Sat, Dec 29, 2018 - Page 10 News List

Hybrid vehicle boom set to boost use of palladium

Bloomberg

Palladium, this year’s hottest metal, is used mainly to cut pollution from gasoline engines. Yet anyone betting that the rise of electric vehicles will curb demand anytime soon is likely to be disappointed, the metal’s top producer said.

Hybrid-electric vehicles, which also require precious metals to control pollution, represent a growing percentage of future demand, said Anton Berlin, head of analysis and market development at Norilsk Nickel PJSC.

The Russian miner forecasts that combined palladium use in hybrid and plug-in hybrid — or rechargeable — vehicles next year is likely to be nearly triple that of 2016.

Norilsk is not the only one forecasting hybrid growth, at least in the medium term.

While the projected increase in electric vehicles is significant, “it doesn’t compare” to the kind of expansion expected in hybrid electrics, JPMorgan Chase & Co said in a report in October.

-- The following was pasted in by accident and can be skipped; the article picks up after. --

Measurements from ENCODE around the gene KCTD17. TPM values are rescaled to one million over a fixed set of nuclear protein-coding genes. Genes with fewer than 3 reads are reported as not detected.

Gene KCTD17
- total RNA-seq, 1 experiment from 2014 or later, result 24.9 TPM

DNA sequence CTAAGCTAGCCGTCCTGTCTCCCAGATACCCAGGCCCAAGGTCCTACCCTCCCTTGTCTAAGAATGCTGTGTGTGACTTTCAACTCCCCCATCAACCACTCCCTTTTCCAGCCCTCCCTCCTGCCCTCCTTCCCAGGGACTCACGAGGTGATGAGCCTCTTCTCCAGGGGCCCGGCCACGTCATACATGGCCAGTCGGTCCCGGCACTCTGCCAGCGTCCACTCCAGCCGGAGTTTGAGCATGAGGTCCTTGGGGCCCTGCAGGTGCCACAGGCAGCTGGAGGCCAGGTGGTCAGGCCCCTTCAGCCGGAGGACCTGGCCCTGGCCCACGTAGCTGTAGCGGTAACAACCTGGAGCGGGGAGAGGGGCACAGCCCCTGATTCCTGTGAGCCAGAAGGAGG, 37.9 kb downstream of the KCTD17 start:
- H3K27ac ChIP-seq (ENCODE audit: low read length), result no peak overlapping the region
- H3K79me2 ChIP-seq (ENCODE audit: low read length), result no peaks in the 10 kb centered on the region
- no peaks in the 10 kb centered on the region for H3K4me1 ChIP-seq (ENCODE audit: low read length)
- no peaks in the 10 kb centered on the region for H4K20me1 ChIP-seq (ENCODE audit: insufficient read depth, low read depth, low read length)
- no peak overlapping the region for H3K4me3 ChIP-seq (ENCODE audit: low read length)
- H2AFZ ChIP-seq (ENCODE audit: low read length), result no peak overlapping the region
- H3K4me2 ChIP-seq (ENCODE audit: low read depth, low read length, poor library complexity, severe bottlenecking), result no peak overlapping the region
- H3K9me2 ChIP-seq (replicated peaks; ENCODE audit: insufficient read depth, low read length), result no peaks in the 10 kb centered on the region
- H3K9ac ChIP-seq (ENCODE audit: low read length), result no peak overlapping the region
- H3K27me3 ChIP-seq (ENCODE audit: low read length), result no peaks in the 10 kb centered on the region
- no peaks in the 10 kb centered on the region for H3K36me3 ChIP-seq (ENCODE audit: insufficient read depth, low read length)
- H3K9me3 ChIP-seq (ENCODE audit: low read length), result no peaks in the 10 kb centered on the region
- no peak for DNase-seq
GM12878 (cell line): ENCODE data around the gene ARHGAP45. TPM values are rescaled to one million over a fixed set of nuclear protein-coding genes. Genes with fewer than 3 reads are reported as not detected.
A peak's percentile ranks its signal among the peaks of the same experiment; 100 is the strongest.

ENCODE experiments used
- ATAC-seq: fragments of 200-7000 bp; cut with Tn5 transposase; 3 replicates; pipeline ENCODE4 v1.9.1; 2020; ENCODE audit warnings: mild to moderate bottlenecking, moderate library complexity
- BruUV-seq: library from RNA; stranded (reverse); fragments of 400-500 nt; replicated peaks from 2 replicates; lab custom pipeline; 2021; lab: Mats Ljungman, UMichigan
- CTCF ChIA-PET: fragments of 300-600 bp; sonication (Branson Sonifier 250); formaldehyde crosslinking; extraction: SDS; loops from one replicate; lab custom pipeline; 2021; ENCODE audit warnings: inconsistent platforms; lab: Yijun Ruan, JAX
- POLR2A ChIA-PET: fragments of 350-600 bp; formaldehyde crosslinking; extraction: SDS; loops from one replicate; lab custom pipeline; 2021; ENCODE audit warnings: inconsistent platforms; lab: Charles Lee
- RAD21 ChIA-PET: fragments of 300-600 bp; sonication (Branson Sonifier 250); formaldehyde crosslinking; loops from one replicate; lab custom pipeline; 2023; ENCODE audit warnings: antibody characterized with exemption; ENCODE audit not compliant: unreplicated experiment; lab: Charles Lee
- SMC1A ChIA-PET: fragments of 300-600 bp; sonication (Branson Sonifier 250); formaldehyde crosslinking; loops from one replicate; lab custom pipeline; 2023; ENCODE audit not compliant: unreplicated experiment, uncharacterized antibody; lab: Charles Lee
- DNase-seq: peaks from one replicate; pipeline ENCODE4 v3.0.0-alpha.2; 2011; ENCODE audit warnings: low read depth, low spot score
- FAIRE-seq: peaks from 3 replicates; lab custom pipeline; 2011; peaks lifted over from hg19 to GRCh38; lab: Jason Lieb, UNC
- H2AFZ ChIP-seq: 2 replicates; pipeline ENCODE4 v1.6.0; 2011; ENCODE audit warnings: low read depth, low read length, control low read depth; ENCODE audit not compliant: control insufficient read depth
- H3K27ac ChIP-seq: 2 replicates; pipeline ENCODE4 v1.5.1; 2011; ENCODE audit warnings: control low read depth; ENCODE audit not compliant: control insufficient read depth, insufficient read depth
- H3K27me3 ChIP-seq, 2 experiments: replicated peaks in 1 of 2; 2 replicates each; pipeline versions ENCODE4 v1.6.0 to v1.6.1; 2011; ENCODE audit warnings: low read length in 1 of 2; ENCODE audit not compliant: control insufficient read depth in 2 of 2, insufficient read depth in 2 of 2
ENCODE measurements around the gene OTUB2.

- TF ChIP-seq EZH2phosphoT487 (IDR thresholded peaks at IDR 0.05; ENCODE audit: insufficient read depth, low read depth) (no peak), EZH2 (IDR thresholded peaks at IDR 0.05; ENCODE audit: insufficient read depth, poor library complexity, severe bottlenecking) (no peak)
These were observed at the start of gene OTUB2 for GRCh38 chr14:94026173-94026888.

Hybrids are forecast to grow from just 3 percent of global market share in 2016 to 23 percent of sales by 2025, it said.

Palladium has gained 19 percent this year and set successive records this month to at times surpass gold as the most valuable major metal.

Demand is projected to exceed supply for the seventh straight year this year.

There is some expectation that the rising cost of palladium might prompt automakers to look for ways to use more of its sister metal, platinum, which is used widely in diesel engines.

However, Berlin said he does not expect much substitution any time soon.

The shift takes time and might not be economically viable, he said.

Some analysts are also forecasting a decline in palladium prices next year.

The positive demand outlook is already reflected in the price, which has overshot, said Georgette Boele, coordinator of FX and precious metals strategy at ABN Amro Bank NV.

Still, the demand outlook remains rosy. The number of vehicles carrying a platinum-group-metal-containing (PGM) catalyst is likely to grow from almost 76 million to almost 90 million in 2025, Julius Baer Group Ltd commodity strategist Carsten Menke said.

“PGM demand in general and palladium demand in particular should continue to grow over the next six years,” Menke said.

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